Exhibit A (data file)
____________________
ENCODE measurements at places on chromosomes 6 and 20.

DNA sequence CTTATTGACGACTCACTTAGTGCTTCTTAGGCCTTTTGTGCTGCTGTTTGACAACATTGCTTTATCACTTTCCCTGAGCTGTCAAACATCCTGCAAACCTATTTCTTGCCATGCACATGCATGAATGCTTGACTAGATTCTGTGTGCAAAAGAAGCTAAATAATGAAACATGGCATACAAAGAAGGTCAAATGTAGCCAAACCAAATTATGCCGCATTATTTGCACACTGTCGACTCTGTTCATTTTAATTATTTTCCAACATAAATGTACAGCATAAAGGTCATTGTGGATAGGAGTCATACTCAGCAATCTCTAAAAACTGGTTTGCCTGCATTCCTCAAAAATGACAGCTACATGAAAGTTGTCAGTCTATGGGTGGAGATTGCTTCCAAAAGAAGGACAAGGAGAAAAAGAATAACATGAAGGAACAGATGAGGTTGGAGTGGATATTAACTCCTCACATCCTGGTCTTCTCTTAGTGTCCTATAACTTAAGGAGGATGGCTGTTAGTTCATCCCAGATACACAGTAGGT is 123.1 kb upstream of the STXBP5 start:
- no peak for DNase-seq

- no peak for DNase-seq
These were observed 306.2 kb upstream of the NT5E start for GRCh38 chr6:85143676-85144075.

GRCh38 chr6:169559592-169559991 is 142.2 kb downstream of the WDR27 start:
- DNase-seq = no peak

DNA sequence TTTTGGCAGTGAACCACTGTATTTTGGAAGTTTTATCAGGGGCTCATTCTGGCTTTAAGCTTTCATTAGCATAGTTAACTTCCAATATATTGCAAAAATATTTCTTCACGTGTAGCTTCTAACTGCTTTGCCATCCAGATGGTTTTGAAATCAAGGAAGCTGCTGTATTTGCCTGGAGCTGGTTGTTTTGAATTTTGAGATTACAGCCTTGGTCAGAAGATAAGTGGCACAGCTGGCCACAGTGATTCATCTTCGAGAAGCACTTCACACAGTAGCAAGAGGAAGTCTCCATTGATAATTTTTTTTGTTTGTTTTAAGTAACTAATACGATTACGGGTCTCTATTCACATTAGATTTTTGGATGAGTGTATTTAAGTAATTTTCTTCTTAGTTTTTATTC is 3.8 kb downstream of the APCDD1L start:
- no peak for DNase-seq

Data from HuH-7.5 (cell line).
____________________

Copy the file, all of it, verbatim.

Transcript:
ENCODE measurements at places on chromosomes 6 and 20.

DNA sequence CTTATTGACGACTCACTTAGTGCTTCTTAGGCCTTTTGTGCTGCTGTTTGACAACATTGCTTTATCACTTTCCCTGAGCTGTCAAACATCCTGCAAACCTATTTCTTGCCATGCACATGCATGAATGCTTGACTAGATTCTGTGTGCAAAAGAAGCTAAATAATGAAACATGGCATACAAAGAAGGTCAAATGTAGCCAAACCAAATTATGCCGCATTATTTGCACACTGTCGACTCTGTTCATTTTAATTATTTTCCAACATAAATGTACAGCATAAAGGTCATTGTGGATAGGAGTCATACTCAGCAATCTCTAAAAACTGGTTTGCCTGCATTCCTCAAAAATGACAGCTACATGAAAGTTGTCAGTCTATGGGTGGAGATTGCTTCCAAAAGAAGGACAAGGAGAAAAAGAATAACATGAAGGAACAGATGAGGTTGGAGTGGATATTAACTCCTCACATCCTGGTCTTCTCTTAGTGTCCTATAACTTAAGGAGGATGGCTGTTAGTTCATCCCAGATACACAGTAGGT is 123.1 kb upstream of the STXBP5 start:
- no peak for DNase-seq

- no peak for DNase-seq
These were observed 306.2 kb upstream of the NT5E start for GRCh38 chr6:85143676-85144075.

GRCh38 chr6:169559592-169559991 is 142.2 kb downstream of the WDR27 start:
- DNase-seq = no peak

DNA sequence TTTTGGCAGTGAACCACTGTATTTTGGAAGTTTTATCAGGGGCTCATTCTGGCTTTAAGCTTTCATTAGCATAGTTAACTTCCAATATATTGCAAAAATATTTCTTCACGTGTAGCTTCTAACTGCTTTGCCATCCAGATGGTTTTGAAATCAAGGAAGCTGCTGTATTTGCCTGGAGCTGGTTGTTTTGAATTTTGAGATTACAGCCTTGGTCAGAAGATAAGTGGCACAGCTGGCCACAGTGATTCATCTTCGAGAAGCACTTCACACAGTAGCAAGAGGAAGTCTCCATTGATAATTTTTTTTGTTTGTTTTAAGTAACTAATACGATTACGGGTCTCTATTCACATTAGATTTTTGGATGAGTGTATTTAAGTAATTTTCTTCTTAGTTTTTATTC is 3.8 kb downstream of the APCDD1L start:
- no peak for DNase-seq

Data from HuH-7.5 (cell line).